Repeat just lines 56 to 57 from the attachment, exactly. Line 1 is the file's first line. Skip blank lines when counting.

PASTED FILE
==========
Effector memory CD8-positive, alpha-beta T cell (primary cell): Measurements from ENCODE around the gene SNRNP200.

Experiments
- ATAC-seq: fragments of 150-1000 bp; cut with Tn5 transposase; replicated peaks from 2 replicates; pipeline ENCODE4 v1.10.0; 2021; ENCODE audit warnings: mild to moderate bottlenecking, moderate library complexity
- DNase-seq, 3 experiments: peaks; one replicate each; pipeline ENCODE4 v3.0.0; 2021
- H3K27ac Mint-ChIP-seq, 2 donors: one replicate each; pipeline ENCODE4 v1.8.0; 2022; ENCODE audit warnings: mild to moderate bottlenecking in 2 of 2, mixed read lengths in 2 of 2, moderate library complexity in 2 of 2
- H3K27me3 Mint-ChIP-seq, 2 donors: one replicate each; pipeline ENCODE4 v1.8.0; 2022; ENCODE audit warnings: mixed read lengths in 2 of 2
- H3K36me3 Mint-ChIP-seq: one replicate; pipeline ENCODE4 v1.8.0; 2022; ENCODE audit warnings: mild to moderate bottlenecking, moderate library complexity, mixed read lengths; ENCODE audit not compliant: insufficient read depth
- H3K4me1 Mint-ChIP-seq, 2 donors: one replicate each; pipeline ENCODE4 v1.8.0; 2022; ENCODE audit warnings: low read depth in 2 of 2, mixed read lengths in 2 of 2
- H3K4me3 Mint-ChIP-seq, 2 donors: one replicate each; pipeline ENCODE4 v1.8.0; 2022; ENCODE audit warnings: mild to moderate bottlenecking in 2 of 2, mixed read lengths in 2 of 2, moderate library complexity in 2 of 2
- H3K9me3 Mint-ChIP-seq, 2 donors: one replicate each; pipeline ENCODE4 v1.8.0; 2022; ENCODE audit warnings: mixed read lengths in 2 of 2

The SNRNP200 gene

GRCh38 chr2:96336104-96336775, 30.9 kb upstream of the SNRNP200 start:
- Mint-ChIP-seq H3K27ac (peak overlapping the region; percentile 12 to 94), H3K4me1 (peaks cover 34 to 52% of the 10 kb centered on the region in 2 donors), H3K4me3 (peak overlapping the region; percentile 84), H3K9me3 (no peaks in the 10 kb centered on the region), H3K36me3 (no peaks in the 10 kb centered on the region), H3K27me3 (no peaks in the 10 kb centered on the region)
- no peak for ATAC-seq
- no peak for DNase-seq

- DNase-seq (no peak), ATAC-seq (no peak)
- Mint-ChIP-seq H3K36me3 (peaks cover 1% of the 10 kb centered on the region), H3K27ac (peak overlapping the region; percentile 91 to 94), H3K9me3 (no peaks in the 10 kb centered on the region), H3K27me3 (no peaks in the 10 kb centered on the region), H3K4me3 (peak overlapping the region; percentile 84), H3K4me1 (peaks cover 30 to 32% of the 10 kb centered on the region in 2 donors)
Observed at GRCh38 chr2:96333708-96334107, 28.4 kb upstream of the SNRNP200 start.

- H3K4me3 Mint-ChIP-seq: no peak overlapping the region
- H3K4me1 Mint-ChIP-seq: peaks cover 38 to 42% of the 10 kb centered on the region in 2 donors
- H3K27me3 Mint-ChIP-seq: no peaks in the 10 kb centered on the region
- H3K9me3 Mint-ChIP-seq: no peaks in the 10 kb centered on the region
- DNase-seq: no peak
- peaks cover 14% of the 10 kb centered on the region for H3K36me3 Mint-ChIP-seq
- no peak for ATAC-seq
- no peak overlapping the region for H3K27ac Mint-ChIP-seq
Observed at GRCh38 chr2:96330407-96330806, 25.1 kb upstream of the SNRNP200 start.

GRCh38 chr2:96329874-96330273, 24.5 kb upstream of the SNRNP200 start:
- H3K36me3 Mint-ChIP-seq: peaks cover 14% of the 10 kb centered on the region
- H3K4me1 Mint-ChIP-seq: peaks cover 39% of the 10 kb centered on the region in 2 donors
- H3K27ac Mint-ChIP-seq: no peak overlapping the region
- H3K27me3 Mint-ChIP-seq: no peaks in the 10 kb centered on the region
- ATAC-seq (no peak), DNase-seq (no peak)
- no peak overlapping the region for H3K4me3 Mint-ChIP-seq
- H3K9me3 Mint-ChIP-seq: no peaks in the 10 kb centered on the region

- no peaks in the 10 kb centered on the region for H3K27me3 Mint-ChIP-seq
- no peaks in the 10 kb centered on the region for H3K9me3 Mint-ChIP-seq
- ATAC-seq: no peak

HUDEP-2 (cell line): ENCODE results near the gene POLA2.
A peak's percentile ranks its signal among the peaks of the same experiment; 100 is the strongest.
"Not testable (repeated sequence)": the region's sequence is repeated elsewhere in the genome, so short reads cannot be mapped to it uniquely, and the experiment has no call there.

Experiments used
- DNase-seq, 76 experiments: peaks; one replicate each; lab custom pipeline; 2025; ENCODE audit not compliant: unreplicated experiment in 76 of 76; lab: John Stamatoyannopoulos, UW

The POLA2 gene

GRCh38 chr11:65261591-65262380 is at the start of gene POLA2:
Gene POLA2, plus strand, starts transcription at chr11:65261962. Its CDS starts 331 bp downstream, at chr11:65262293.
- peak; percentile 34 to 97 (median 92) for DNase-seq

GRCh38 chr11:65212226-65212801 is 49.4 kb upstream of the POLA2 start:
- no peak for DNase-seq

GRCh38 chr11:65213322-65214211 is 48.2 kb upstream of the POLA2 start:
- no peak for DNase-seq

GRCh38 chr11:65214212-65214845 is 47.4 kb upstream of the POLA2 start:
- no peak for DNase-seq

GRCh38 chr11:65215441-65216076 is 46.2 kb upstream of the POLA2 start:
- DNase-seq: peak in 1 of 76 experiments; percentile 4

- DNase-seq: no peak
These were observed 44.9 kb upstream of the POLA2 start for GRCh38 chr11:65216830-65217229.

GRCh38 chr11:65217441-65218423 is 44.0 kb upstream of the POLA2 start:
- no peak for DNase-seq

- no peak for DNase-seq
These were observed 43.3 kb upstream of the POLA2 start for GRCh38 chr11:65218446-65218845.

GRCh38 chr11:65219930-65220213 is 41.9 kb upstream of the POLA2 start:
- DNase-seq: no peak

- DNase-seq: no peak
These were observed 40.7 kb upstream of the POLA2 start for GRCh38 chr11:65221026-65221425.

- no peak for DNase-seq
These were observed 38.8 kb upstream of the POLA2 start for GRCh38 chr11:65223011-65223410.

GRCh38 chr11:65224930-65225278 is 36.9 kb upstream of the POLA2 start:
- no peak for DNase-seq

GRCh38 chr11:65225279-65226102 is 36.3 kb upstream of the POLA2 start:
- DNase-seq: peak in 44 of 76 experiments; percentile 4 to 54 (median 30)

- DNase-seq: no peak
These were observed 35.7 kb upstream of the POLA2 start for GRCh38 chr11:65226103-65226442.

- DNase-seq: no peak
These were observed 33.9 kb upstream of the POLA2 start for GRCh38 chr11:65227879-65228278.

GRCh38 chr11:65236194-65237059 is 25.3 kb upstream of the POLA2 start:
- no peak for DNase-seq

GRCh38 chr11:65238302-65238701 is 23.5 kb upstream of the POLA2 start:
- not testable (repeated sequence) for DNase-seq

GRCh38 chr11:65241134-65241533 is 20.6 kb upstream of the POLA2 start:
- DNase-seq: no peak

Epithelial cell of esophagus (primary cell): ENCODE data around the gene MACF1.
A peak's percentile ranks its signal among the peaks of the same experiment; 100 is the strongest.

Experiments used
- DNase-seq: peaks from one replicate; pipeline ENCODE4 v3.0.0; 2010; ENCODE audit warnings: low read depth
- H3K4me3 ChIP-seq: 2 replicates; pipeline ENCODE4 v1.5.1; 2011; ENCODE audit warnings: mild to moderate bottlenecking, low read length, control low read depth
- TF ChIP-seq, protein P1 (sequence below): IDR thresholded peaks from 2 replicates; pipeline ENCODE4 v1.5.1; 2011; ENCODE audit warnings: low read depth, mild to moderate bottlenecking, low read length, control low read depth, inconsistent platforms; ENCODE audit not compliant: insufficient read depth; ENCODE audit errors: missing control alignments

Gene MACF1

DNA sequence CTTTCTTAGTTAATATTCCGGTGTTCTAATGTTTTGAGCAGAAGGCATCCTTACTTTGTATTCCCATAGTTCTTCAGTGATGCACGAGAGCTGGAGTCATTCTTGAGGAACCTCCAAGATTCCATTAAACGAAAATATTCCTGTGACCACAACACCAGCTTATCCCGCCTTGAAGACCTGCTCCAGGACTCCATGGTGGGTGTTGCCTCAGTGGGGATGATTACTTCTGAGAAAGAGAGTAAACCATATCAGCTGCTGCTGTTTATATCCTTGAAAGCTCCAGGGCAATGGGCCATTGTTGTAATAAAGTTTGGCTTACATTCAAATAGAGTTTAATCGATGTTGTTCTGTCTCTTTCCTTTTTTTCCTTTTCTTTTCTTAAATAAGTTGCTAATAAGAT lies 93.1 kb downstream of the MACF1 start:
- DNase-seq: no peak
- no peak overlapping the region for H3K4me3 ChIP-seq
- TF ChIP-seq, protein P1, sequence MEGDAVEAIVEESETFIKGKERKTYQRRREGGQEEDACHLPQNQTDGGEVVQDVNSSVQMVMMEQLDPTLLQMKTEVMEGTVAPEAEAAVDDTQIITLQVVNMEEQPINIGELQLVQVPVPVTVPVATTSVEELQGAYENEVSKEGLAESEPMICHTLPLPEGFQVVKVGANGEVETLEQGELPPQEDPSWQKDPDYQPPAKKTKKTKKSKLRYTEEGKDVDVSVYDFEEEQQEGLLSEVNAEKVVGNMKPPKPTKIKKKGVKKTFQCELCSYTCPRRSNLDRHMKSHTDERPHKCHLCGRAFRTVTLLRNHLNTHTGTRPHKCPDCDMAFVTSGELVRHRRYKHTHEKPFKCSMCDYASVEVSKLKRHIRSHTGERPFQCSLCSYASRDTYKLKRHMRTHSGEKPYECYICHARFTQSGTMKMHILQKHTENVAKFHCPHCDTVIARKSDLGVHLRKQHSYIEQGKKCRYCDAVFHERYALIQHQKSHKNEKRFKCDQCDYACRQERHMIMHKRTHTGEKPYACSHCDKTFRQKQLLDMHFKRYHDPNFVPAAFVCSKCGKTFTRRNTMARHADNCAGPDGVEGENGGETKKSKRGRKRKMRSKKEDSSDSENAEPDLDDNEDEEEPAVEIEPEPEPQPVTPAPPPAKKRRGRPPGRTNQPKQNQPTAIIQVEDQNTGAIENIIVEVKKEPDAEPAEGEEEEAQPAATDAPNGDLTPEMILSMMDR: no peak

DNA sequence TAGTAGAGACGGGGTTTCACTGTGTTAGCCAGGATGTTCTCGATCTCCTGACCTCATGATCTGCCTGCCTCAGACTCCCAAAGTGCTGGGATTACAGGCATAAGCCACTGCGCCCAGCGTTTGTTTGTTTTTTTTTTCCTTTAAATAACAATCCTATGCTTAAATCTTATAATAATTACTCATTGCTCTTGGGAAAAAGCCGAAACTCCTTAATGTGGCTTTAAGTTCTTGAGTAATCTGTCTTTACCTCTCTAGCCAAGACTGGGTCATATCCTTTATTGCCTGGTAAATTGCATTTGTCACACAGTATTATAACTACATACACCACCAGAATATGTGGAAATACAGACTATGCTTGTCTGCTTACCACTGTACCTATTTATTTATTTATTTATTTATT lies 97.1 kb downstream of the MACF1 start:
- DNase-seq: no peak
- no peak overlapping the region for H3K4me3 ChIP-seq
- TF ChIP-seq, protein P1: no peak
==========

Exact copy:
- DNase-seq: no peak
These were observed 44.9 kb upstream of the POLA2 start for GRCh38 chr11:65216830-65217229.